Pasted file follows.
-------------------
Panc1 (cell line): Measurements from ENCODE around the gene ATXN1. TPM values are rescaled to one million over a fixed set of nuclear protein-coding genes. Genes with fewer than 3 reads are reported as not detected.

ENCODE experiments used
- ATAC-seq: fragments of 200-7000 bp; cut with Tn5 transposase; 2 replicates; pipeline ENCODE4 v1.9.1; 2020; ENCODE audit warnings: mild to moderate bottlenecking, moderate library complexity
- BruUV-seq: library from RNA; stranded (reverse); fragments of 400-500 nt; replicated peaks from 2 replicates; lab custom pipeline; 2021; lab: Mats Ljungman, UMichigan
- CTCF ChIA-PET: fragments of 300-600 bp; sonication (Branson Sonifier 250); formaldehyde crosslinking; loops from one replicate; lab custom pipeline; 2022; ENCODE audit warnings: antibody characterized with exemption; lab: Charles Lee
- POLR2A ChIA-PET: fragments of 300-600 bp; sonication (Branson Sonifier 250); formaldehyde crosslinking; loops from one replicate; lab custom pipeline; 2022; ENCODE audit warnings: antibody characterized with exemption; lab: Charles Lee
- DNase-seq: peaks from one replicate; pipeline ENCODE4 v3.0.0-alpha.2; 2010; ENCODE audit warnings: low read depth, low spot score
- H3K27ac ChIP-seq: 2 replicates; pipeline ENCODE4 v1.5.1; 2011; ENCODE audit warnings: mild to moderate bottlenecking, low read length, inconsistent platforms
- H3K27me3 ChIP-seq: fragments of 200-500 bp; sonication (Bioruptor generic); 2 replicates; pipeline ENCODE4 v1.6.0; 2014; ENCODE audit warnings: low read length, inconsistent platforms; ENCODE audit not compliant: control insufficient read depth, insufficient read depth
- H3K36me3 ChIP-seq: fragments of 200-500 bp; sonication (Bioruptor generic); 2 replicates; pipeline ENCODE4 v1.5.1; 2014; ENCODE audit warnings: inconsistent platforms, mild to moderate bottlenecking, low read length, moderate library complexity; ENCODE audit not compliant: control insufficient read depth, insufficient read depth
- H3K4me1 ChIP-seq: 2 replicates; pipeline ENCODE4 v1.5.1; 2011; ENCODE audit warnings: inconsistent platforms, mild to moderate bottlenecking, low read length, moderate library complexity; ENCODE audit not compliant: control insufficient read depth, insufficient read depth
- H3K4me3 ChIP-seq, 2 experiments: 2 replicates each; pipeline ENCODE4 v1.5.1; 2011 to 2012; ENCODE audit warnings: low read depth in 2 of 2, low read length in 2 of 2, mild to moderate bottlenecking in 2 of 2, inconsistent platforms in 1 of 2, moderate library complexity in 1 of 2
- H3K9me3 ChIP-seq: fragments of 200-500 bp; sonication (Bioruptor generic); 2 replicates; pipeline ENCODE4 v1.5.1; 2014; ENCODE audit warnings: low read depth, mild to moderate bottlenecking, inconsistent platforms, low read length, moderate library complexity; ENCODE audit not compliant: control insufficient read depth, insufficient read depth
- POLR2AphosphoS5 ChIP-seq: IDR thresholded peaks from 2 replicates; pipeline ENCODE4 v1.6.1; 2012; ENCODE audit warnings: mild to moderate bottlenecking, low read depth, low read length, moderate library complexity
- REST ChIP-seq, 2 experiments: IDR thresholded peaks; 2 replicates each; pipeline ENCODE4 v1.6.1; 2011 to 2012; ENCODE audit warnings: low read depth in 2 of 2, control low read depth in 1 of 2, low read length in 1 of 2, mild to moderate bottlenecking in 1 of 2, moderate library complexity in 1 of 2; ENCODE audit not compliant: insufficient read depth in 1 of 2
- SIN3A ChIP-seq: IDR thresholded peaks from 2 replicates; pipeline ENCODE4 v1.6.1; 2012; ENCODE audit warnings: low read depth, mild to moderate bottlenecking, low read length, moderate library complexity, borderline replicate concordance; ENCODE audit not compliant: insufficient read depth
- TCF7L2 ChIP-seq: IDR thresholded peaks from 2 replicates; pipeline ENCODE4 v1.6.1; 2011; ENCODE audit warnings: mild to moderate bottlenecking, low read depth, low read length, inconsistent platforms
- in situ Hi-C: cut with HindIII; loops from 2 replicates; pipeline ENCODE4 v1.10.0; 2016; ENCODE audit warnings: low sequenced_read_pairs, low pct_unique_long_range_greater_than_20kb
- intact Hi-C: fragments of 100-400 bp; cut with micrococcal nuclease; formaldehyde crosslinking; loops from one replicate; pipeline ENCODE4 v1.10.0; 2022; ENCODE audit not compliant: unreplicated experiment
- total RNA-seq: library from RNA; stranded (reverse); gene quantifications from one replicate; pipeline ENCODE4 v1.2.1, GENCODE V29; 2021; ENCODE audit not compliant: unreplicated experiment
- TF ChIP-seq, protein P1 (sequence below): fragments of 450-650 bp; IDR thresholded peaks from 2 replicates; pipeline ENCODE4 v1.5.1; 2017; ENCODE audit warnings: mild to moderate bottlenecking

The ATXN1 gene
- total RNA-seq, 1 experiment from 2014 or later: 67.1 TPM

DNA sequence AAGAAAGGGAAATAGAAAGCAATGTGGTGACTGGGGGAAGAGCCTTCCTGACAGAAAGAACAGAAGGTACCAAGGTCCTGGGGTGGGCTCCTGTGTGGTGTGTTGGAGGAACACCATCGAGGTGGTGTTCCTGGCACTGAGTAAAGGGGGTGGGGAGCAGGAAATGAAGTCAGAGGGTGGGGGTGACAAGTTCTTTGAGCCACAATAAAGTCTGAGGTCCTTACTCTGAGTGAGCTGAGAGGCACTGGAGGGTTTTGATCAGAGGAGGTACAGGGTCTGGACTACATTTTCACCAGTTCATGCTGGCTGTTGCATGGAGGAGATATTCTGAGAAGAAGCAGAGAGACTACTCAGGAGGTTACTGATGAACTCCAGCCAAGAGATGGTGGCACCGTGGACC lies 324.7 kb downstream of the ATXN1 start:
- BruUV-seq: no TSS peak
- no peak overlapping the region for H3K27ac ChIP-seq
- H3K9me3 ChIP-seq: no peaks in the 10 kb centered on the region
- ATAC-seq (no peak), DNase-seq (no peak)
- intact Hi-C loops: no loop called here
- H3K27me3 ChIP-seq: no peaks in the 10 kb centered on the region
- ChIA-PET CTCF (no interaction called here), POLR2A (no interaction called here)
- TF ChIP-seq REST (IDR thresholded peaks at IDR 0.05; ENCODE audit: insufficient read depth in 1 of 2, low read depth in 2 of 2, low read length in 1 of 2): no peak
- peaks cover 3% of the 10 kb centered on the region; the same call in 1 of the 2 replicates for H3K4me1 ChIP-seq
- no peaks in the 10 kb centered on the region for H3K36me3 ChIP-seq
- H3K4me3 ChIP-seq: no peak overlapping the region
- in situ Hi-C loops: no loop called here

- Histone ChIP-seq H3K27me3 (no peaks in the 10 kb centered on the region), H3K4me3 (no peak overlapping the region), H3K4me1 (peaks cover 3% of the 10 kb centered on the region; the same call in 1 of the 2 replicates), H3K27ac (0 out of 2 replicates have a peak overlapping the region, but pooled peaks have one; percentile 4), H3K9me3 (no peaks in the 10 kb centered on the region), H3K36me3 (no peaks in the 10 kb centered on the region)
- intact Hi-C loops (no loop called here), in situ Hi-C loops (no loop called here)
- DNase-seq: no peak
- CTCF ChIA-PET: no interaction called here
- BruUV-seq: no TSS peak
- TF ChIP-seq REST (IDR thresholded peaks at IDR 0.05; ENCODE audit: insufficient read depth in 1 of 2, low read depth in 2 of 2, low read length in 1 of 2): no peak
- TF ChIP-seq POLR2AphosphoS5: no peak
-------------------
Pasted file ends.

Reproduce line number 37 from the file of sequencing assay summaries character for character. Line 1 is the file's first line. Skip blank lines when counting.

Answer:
- Histone ChIP-seq H3K27me3 (no peaks in the 10 kb centered on the region), H3K4me3 (no peak overlapping the region), H3K4me1 (peaks cover 3% of the 10 kb centered on the region; the same call in 1 of the 2 replicates), H3K27ac (0 out of 2 replicates have a peak overlapping the region, but pooled peaks have one; percentile 4), H3K9me3 (no peaks in the 10 kb centered on the region), H3K36me3 (no peaks in the 10 kb centered on the region)